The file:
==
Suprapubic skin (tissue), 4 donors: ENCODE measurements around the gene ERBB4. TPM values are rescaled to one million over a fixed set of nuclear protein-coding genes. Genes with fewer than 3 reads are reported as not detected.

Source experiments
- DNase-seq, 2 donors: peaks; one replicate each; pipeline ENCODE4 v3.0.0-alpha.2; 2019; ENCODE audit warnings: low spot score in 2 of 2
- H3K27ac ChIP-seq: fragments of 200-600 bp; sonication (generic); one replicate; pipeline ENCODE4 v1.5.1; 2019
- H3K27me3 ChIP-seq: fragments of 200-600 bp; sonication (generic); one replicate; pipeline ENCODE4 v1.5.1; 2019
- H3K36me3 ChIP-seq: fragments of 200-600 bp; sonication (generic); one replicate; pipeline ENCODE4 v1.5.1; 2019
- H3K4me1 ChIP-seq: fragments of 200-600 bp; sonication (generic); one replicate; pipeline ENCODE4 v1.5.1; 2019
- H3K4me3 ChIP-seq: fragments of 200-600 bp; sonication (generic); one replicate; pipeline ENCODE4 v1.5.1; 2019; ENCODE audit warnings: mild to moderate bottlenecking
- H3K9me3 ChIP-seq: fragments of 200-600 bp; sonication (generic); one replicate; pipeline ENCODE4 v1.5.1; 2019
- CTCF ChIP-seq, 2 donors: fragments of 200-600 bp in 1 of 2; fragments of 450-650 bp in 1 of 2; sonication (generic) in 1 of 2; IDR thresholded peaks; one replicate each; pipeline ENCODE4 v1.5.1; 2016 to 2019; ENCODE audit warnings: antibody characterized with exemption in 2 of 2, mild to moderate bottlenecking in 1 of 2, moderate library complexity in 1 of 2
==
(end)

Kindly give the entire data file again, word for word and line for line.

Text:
Suprapubic skin (tissue), 4 donors: ENCODE measurements around the gene ERBB4. TPM values are rescaled to one million over a fixed set of nuclear protein-coding genes. Genes with fewer than 3 reads are reported as not detected.

Source experiments
- DNase-seq, 2 donors: peaks; one replicate each; pipeline ENCODE4 v3.0.0-alpha.2; 2019; ENCODE audit warnings: low spot score in 2 of 2
- H3K27ac ChIP-seq: fragments of 200-600 bp; sonication (generic); one replicate; pipeline ENCODE4 v1.5.1; 2019
- H3K27me3 ChIP-seq: fragments of 200-600 bp; sonication (generic); one replicate; pipeline ENCODE4 v1.5.1; 2019
- H3K36me3 ChIP-seq: fragments of 200-600 bp; sonication (generic); one replicate; pipeline ENCODE4 v1.5.1; 2019
- H3K4me1 ChIP-seq: fragments of 200-600 bp; sonication (generic); one replicate; pipeline ENCODE4 v1.5.1; 2019
- H3K4me3 ChIP-seq: fragments of 200-600 bp; sonication (generic); one replicate; pipeline ENCODE4 v1.5.1; 2019; ENCODE audit warnings: mild to moderate bottlenecking
- H3K9me3 ChIP-seq: fragments of 200-600 bp; sonication (generic); one replicate; pipeline ENCODE4 v1.5.1; 2019
- CTCF ChIP-seq, 2 donors: fragments of 200-600 bp in 1 of 2; fragments of 450-650 bp in 1 of 2; sonication (generic) in 1 of 2; IDR thresholded peaks; one replicate each; pipeline ENCODE4 v1.5.1; 2016 to 2019; ENCODE audit warnings: antibody characterized with exemption in 2 of 2, mild to moderate bottlenecking in 1 of 2, moderate library complexity in 1 of 2